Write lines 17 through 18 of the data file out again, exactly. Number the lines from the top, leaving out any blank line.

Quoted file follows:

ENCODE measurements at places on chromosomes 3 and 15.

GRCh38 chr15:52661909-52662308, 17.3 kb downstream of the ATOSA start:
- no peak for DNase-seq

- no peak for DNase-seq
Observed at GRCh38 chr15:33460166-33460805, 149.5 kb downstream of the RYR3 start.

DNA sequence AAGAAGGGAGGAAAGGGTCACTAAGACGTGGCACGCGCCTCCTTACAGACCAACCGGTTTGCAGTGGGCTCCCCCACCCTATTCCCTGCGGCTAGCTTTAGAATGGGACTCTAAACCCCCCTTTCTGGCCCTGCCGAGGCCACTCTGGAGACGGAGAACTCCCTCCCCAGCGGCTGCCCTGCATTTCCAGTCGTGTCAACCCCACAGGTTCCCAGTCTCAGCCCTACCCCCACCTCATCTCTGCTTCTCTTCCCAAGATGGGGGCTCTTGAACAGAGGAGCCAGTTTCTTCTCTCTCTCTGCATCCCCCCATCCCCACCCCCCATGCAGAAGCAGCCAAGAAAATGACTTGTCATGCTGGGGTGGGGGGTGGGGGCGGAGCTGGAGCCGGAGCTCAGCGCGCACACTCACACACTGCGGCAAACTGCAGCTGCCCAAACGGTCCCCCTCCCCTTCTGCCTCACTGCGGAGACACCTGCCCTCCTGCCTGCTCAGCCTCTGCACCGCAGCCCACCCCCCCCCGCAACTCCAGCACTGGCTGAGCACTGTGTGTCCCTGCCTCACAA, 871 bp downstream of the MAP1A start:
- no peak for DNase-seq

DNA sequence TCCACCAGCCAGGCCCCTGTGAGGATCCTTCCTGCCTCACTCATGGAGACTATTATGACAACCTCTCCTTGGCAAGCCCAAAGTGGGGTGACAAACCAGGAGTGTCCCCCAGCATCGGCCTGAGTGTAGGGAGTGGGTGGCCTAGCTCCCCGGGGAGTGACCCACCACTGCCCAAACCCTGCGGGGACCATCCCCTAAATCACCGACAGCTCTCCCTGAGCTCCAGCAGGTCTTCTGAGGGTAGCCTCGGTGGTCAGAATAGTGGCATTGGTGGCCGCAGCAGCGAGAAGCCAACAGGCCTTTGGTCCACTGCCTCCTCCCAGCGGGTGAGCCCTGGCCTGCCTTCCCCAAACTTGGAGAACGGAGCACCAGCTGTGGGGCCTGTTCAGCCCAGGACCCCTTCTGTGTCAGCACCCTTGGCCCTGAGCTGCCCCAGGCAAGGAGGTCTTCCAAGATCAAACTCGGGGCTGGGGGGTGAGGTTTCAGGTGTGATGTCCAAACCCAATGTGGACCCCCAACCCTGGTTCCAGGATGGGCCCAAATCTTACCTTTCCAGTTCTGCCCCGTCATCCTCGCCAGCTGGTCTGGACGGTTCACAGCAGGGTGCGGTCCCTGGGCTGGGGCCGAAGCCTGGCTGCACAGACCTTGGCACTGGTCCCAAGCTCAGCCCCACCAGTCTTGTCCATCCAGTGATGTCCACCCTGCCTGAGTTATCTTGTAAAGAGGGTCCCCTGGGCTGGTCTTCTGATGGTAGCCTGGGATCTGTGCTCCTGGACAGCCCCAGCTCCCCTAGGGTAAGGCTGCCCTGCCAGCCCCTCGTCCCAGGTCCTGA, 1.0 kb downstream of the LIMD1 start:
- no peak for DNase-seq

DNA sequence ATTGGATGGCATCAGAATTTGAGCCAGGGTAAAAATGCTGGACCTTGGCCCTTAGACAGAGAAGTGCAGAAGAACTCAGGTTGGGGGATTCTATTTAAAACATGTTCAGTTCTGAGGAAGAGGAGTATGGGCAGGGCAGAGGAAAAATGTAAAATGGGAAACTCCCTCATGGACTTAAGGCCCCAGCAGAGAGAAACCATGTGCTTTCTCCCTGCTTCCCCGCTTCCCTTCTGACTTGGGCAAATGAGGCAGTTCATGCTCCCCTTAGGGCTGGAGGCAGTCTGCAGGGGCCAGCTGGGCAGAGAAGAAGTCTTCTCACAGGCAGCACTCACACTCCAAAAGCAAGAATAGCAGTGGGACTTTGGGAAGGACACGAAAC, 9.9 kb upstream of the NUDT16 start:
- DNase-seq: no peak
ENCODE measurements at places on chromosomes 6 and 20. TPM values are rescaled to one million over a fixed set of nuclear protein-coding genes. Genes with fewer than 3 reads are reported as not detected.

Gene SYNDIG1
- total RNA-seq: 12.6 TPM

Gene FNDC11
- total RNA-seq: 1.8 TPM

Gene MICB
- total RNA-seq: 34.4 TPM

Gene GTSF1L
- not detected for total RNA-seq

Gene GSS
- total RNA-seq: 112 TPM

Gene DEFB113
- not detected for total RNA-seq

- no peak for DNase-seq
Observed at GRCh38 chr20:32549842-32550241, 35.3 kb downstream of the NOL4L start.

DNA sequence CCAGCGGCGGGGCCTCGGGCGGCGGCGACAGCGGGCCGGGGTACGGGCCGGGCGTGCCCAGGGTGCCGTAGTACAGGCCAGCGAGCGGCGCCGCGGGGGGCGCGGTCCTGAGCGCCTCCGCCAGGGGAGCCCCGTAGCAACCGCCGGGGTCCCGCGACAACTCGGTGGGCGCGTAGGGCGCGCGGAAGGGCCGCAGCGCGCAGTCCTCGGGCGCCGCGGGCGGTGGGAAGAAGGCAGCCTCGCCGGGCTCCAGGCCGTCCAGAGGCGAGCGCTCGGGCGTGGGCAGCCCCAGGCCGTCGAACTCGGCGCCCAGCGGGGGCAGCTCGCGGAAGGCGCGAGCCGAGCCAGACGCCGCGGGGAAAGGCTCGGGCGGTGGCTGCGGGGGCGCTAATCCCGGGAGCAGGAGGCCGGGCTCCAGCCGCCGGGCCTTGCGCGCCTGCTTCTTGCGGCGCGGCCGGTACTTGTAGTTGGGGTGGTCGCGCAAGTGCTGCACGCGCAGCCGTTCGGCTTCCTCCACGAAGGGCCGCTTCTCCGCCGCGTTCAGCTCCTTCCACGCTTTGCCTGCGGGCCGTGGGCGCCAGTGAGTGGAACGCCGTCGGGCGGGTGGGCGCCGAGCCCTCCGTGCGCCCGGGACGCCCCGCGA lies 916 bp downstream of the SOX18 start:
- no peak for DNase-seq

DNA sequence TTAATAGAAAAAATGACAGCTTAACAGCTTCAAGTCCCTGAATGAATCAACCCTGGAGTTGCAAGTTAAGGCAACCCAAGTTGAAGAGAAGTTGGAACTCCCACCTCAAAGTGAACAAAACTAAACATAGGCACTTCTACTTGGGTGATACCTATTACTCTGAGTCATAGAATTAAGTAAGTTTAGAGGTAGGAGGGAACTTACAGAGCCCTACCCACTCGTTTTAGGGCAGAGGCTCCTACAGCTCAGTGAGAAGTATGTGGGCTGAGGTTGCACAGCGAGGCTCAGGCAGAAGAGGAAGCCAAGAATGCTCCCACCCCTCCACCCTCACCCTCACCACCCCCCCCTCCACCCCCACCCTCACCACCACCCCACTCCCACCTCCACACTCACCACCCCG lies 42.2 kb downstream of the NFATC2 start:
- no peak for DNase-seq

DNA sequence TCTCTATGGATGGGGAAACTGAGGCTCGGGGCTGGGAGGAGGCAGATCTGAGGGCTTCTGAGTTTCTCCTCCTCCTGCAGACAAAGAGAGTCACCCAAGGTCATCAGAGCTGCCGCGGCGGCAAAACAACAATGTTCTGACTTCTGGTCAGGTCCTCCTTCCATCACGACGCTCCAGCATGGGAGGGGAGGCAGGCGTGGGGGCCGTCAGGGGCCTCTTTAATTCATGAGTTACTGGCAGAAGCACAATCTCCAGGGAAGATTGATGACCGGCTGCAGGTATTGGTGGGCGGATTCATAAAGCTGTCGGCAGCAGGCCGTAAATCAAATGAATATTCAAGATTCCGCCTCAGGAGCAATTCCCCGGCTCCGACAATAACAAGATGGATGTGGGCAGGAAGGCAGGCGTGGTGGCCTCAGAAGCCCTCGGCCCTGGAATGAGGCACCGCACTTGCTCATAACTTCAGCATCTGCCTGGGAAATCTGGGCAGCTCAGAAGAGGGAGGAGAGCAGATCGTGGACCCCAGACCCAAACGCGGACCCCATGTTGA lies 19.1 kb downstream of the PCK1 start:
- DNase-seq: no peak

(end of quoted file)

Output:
Gene MICB
- total RNA-seq: 34.4 TPM